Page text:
Awesomemath Academy Online Courses – Fall 2018
Please Note: Problem Solving 1 is only offered in-person in Plano, Texas. For more information, please click here.
Problem Solving 2
Novice: Problem Solving 2
This course is online and intended for students who have been active in math competitions for a couple of years (obtained mid to high AMC 8 scores up to low to mid AMC 10 scores) and wish to further expand their abilities by consolidating their mathematical foundation to learn more advanced and in-depth concepts that can be applied on math contests and much more.

AwesomeMath uses the Zoom platform for the online courses. After we receive and processes the full payment for the course, we will send you a confirmation and meeting ID. You will be able to access the student dashboard beginning September 3, 2018.

Is this class for you? Please review this readiness guide before registering to ensure the class is the right fit.

Level Novice
When 2:00pm - 3:30pm CST, Saturdays
Who Most commonly suited for 7th-10th grade students with some background in competition math.
Course Size Maximum 20 students, minimum of 6
Tuition $495
Schedule
Fall 2018 Semester:
Saturdays
September: 8, 15, 22, 29
October: 13, 20, 27
November: 3, 10
December: 1, 8, 15
No classes: Oct 6, Nov 17, Nov 24, Dec 22
 
Spring 2019 Semester:
Saturdays
January: 12, 19, 26
February: 2, 9, 16, 23
March: 2, 9, 30
April: 6, 13
No classes: Mar 16, Mar 23
Student Support If students have questions or concerns, they can discuss them with their instructor after class (instructor will stay online for 30 minutes after the class has ended) as well as by email. Emailed questions will be answered within 24 hours. Parents can help their students by guiding them towards constructing well thought out questions.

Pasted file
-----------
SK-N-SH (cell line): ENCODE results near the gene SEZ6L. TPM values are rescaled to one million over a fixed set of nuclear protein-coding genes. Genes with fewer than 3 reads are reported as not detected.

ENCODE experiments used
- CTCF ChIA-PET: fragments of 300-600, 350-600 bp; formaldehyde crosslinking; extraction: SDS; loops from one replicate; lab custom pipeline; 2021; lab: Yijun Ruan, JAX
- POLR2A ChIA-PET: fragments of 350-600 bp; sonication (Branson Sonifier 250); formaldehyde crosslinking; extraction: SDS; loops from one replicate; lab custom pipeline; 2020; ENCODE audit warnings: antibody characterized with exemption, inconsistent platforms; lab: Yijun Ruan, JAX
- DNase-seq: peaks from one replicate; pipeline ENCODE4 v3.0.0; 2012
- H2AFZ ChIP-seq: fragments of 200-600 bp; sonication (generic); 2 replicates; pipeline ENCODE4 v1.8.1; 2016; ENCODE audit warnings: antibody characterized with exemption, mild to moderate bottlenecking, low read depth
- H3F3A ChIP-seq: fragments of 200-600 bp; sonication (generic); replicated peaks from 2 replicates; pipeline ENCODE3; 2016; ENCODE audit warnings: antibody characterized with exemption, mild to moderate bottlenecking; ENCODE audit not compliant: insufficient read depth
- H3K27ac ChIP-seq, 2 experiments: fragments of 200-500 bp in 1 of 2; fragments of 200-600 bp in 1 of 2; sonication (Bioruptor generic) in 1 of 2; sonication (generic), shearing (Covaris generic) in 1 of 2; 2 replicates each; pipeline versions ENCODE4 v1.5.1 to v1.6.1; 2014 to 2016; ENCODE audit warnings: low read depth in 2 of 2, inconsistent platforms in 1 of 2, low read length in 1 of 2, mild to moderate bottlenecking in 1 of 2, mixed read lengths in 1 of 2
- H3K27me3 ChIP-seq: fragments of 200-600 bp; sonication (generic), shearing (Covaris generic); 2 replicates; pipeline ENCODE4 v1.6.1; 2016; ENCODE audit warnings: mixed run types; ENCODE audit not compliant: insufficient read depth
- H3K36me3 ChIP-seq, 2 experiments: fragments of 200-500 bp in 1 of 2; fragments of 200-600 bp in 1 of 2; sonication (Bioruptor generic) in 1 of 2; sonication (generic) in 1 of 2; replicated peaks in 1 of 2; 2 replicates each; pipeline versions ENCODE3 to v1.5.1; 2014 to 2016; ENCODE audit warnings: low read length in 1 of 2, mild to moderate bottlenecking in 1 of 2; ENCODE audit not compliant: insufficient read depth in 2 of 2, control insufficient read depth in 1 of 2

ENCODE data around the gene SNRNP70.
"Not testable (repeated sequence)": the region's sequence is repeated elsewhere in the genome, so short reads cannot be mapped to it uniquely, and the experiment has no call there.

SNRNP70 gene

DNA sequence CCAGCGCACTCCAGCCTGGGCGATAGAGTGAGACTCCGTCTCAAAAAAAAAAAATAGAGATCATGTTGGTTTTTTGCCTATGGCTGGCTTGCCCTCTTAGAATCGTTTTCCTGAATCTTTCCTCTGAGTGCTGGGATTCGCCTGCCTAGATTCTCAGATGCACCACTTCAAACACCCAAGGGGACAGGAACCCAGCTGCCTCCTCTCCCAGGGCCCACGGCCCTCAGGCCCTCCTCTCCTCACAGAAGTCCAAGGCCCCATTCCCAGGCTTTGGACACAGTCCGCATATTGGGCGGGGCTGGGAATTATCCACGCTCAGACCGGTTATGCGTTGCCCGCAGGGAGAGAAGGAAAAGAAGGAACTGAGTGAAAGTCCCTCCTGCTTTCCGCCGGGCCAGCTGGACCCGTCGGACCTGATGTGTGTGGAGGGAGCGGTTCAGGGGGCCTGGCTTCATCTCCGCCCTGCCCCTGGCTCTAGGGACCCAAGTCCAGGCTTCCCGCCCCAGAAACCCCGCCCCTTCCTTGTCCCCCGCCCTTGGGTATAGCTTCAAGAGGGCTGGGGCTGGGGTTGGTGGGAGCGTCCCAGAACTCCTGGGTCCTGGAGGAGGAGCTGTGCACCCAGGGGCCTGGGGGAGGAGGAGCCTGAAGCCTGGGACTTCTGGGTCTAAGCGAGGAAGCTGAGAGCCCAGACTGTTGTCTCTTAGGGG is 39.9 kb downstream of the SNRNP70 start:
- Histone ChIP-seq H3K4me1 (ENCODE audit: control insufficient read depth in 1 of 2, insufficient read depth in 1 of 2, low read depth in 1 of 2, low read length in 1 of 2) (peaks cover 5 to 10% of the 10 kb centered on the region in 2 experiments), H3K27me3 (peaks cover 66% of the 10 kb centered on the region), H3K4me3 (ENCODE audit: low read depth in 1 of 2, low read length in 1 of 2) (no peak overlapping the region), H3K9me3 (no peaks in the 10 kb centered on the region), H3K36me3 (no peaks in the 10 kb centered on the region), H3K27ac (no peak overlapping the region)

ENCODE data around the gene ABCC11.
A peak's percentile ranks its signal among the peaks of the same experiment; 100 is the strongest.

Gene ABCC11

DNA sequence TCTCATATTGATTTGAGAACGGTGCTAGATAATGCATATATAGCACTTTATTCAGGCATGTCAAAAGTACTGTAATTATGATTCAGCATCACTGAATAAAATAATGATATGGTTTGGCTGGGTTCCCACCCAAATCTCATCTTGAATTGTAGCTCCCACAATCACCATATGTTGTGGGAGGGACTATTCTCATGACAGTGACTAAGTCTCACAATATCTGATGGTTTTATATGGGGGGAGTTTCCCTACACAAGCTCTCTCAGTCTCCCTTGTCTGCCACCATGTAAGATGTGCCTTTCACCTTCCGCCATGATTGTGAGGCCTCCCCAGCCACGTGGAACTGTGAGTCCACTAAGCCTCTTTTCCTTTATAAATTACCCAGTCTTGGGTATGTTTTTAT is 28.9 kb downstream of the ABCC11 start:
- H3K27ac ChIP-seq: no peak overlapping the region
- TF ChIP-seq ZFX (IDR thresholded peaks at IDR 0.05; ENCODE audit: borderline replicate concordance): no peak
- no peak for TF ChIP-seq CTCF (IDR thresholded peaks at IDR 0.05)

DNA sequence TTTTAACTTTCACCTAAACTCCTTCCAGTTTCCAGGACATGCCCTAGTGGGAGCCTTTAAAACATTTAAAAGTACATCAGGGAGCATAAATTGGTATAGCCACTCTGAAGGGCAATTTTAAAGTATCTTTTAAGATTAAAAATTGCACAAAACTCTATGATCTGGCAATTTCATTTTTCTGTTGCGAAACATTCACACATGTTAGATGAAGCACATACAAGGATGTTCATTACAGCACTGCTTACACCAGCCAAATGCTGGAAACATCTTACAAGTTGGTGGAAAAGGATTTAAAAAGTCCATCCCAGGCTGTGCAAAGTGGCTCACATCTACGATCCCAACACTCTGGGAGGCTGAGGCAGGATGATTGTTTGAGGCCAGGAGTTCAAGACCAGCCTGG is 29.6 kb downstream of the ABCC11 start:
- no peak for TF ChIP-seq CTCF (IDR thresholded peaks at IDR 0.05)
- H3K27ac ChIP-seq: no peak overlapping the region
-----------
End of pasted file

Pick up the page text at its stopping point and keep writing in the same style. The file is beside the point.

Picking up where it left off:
Course Structure Each class will contain a series of two or three 20-30 minute lectures where a concept is discussed and application to problem solving explored. Successive lectures will build upon previous lectures to add depth to the day's topic. After each lecture part there will be a 10-15 minute problem session where students will be given an opportunity to practice the material so far and ask for clarification or hints from the instructor.

Students will be assigned 2-3 problems a week as homework with an expected minimum time requirement of 1-2 hours per week to be able to benefit from the class. However, students should not expect to achieve full mastery of the material by doing only the minimum, and to get the absolute most out of the class they should attempt more problems from the handout daily and seek advice via e-mail. The instructor will seek to respond with a helpful hint in the right direction within 24 hours of receiving an e-mail, students should be specific on what ideas they have so far in a problem so guidance can be most effectively given.
Curriculum The following is a list of topics to be covered over the course of a year in class (each math course is designed to be taken for a minimum of two semesters in order to cover the material/topics necessary to move up to the next level course) with different topics each semester. We cover 3 topics from each area: Algebra, Combinatorics, Geometry, and Number Theory. These topics may include:
  • Number Theory: Prime Factorization and Factorials, Number Systems, Solving Problems Using Remainders (Modulo), Working with Digits of Numbers, Working with Exponents, Divisibility
  • Geometry: Constructions/Counterexamples, Angle Chasing, Areas (deconstructing), Pythagorean Theorem, Working with Circles
  • Combinatorics: Counting by Rule of Product (choices), Counting Using Choose Function (binomials), Probability, Game Theory
  • Algebra: Common Factors, Solving Linear Equations, Expanding and Factoring, Complex Numbers, Solving Equations involving Absolute Value, Sequences, Formulas, Working with Functions
Suggested Resources (Optional) 106 Geometry Problems
111 Problems in Algebra and Number Theory
112 Combinatorics Problems